6 JUNE 1840, Page 14



Friend. A pretty tirade against the Radicals you are keeping up ! Why, let me ask you, what are you? Aren't you a Radical, pray ? Don't you write yourself down a Radical ? Writer. A Radical, I hope, in the proper sense of the word. But away with words ; words are wind and nothing more : leave such winds to your burly orators with the tough bellows that never tire of blowing. But let us have things. Never ask "What are you?" for that ends in a word ; but "What du you ?" for then he you interrogate must come to facts, which will better enable you to know what he is than any one word—Whig, Radical, &e. You may chance to gather whether he does any thing or nothing— whether he has any aim or object in politics at all, (for many have none, though often amongst the loudest and apparently most inte- rested disputers)—whether he jobs—or whether, finally, he chiefly sleeps, pairs, and Bellatnizes : in fact, if you know what a man does, you can have no hesitation in answering for yourself what he is, and can reply at once, " Humbug," " Sneak," " Jobber," " Stupid ass "—agreeably to evidence. It is much better, there- fore, to know what a man does, than what he calls himself or says he is.

Friend. Well, then, without troubling you to say what you are, let me ask you what you are doing ? It seems to some people that you are doing your best to disgrace a party, whose section in Parliament, however certain individuals in it may have forfeited by their actions the public confidence, offers the only legitimate source from which you can expect at any time to derive or to force legis- lative assistance of the sort you require. Or say that that party is disgraced already well-nigh irredeemably, then I should say that you are doing your utmost to put a bad fire out instead of seeking to restore it.

Writer. It never was found that dust and ashes were good either to make or mend a fire. If I rake them out with an unsparing hand, it is not for you to assume that I wish to put out the fire : if the fire is so bad as you say it is, it will revive all the likelier for the rubbish being cleared away. But who says the fire is out ? Friend. Why you.

Writer. Never! Sir, the fire of' Radicalism can never go out. Understand me—when I say Radicalism, I use that word in its pure and original sense. You will allow me to do so? Friend. Certainly.

Writer. Then, Sir, let me tell you that Radicalism describes nothing less than that great intellectual sun, as yet unseen in form, but imagined in the lustre of its early beams, which has, one cannot say how long, been growing and labouring up from our horizois amidst the gross obstruction of the old light, the mists on mists of ignorance and bigotry, that ever curl unevolvablc, undis- persable, round every new light of the world, as though they sought to enwrap its head to all eternity, that no man might at any time see it lest harm should come thereof. I speak of nothing less than that great intellectual sun, whose morning rays, shooting through all prevention, have raised in some minds terror, in others joy and hope, in all, one would say, some serious attention. I have known those, indeed—great masters, as I take it, of affecta- tion—who have wished you to understand they saw nothing of all this; no rays ; no light ; who have made a vow to ignore every thing about this our new-risen sun, and, by a ridiculous conse- quence, while the light is increasing every minute in their eyes, are compelled to go on saying it is as dark as usual. But under a manner so forced there always lurks the deprecated conviction, working the stronger for denial.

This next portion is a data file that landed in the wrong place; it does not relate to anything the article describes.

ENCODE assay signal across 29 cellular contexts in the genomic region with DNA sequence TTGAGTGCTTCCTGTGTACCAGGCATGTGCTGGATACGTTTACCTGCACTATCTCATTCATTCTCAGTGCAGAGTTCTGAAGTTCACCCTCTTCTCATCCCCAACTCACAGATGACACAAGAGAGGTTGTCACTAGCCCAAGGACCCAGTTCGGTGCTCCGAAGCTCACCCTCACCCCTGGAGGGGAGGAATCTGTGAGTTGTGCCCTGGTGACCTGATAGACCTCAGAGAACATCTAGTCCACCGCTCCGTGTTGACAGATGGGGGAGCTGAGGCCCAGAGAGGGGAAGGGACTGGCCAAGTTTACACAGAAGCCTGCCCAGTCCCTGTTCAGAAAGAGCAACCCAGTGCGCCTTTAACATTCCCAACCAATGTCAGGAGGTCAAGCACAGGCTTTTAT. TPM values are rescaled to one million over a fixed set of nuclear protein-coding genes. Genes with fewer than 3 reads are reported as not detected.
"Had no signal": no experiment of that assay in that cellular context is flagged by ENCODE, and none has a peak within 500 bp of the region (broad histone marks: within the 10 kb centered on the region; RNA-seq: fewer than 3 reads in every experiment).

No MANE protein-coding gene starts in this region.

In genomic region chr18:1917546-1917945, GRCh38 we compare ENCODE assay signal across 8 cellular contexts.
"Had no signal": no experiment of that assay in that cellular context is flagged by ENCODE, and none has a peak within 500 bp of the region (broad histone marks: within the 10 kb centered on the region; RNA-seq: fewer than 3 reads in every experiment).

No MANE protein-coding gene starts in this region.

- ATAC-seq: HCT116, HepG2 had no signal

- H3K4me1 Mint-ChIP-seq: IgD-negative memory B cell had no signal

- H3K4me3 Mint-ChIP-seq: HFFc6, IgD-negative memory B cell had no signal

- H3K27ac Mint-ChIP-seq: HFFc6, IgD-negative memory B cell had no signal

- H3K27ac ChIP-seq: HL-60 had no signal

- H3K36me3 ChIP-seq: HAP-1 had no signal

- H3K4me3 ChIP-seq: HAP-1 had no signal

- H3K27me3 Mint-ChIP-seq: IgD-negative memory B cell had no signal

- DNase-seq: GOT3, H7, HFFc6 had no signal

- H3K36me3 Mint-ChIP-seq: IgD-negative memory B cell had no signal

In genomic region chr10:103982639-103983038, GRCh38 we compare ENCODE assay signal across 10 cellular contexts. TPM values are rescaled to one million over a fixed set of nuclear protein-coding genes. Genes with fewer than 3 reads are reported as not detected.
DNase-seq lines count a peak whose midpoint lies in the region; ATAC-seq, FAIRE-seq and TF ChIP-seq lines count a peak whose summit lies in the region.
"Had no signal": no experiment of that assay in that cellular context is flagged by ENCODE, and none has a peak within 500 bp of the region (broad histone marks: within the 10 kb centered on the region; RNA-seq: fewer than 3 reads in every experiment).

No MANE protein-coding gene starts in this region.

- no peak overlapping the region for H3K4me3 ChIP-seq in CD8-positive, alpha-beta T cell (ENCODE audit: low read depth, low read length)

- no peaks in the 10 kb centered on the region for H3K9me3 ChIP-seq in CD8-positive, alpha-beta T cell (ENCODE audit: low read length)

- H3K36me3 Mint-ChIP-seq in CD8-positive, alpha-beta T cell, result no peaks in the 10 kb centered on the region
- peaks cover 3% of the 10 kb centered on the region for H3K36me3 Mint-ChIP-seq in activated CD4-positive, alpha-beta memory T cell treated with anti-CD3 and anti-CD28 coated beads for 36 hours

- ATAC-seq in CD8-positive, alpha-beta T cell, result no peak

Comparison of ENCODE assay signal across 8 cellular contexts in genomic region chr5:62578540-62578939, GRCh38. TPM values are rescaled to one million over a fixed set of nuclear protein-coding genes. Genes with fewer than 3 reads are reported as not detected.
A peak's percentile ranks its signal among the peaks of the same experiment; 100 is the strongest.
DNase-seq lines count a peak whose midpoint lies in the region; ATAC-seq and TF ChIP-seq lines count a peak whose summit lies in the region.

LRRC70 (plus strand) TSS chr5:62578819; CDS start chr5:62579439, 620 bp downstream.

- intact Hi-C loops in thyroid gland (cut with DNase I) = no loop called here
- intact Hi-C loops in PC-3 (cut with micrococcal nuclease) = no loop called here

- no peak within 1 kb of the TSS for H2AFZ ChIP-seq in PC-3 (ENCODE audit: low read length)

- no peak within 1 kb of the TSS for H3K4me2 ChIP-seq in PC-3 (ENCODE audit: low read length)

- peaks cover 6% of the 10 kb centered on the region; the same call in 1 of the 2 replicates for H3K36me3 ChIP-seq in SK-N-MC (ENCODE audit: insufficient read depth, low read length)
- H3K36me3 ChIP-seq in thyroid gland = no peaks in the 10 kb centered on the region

In fact, it may be confidently stated that the great and steady light of a new sera is by this time manifest to every living soul amongst us, after whatever fashion some may take upon themselves to grace the recognition. Whether you apply the test to the so- cial, the moral, or the political world, the result is the same— Change is there working its way to some end unknown. Over the end we are powerless, but not over the progress or the operations of Change. It is in our power to check violence, to create a good understanding—to oil the wheels of the Movement ; and it is the imperative duty of all who call themselves Radicals to exert them- selves in this way, inasmuch as their politics are in a great mea- sure responsible for the events and pluenoniena of the time ; and, for the same reason, they are the more deeply interested in seeing them come to good and safe issues.

Radicalism may be called the America of politics—a mighty half-explored land—uninviting enough to the snug inhabitants of the Old World, but to the tbr-seeing eye of the philosopher a miracle of coming power and greatness. It is not safe to sneer at Radicalism. If Radicalism is an evil, it is a growing one. Tory- ism and Whiggery, it should be remembered, are old—have borne offspring—are now even, in every sense, past bearing : but Radi- calism is young—let us wait a little to see what offspring it will bear us. Radicalism—which is the result of the yoke of the upper classes bearing on the shoulders of the people, perhaps with un- usual weight at a moment when they had begun to shrug them a little, and to be sensible that they were rather sore already—this Radicalism, I say, thus begun in hatred and discord, has proceeded in no corresponding manner : it has gone on with a well-tempered force, gathering strength from moderation, and owing nothing to violence.

Friend. Let us hope that it will end, consistently, iu peace and reunion.

/ Writer. It will, my friend, beyond all doubt, though neither you nor I should be here to witness it.